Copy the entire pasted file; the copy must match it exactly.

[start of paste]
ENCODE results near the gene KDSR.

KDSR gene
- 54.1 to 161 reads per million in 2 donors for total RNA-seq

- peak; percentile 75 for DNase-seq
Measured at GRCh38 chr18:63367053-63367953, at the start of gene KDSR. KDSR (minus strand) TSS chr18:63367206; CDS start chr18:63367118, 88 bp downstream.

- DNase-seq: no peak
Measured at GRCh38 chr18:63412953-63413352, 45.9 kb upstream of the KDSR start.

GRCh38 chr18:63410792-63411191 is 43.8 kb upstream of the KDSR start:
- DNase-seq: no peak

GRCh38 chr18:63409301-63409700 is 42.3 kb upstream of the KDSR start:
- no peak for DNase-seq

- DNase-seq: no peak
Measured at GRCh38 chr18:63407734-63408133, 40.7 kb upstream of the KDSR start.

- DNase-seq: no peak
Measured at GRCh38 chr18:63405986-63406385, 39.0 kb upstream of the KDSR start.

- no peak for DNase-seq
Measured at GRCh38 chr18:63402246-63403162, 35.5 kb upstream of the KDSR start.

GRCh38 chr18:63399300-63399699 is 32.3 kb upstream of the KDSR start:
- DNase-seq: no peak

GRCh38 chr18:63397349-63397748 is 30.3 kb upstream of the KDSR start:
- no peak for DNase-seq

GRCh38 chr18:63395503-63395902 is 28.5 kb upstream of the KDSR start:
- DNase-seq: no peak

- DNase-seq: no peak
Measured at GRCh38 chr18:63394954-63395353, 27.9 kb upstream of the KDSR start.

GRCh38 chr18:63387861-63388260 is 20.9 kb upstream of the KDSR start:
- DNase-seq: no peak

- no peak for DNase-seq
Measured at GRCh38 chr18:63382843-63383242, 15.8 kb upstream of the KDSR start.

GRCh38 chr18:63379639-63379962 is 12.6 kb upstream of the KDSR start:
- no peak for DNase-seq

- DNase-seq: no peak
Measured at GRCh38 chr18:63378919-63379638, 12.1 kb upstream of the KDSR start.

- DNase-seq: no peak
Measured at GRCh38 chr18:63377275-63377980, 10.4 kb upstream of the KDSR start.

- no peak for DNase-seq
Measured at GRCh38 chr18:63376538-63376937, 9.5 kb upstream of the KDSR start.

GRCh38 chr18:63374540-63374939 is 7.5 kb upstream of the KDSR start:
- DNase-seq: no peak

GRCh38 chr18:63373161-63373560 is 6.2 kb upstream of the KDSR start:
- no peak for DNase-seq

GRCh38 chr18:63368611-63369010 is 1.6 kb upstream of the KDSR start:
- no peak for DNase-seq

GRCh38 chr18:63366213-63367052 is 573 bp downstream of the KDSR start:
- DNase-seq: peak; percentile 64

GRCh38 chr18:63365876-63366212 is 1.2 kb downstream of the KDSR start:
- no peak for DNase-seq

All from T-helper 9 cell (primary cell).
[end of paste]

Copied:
ENCODE results near the gene KDSR.

KDSR gene
- 54.1 to 161 reads per million in 2 donors for total RNA-seq

- peak; percentile 75 for DNase-seq
Measured at GRCh38 chr18:63367053-63367953, at the start of gene KDSR. KDSR (minus strand) TSS chr18:63367206; CDS start chr18:63367118, 88 bp downstream.

- DNase-seq: no peak
Measured at GRCh38 chr18:63412953-63413352, 45.9 kb upstream of the KDSR start.

GRCh38 chr18:63410792-63411191 is 43.8 kb upstream of the KDSR start:
- DNase-seq: no peak

GRCh38 chr18:63409301-63409700 is 42.3 kb upstream of the KDSR start:
- no peak for DNase-seq

- DNase-seq: no peak
Measured at GRCh38 chr18:63407734-63408133, 40.7 kb upstream of the KDSR start.

- DNase-seq: no peak
Measured at GRCh38 chr18:63405986-63406385, 39.0 kb upstream of the KDSR start.

- no peak for DNase-seq
Measured at GRCh38 chr18:63402246-63403162, 35.5 kb upstream of the KDSR start.

GRCh38 chr18:63399300-63399699 is 32.3 kb upstream of the KDSR start:
- DNase-seq: no peak

GRCh38 chr18:63397349-63397748 is 30.3 kb upstream of the KDSR start:
- no peak for DNase-seq

GRCh38 chr18:63395503-63395902 is 28.5 kb upstream of the KDSR start:
- DNase-seq: no peak

- DNase-seq: no peak
Measured at GRCh38 chr18:63394954-63395353, 27.9 kb upstream of the KDSR start.

GRCh38 chr18:63387861-63388260 is 20.9 kb upstream of the KDSR start:
- DNase-seq: no peak

- no peak for DNase-seq
Measured at GRCh38 chr18:63382843-63383242, 15.8 kb upstream of the KDSR start.

GRCh38 chr18:63379639-63379962 is 12.6 kb upstream of the KDSR start:
- no peak for DNase-seq

- DNase-seq: no peak
Measured at GRCh38 chr18:63378919-63379638, 12.1 kb upstream of the KDSR start.

- DNase-seq: no peak
Measured at GRCh38 chr18:63377275-63377980, 10.4 kb upstream of the KDSR start.

- no peak for DNase-seq
Measured at GRCh38 chr18:63376538-63376937, 9.5 kb upstream of the KDSR start.

GRCh38 chr18:63374540-63374939 is 7.5 kb upstream of the KDSR start:
- DNase-seq: no peak

GRCh38 chr18:63373161-63373560 is 6.2 kb upstream of the KDSR start:
- no peak for DNase-seq

GRCh38 chr18:63368611-63369010 is 1.6 kb upstream of the KDSR start:
- no peak for DNase-seq

GRCh38 chr18:63366213-63367052 is 573 bp downstream of the KDSR start:
- DNase-seq: peak; percentile 64

GRCh38 chr18:63365876-63366212 is 1.2 kb downstream of the KDSR start:
- no peak for DNase-seq

All from T-helper 9 cell (primary cell).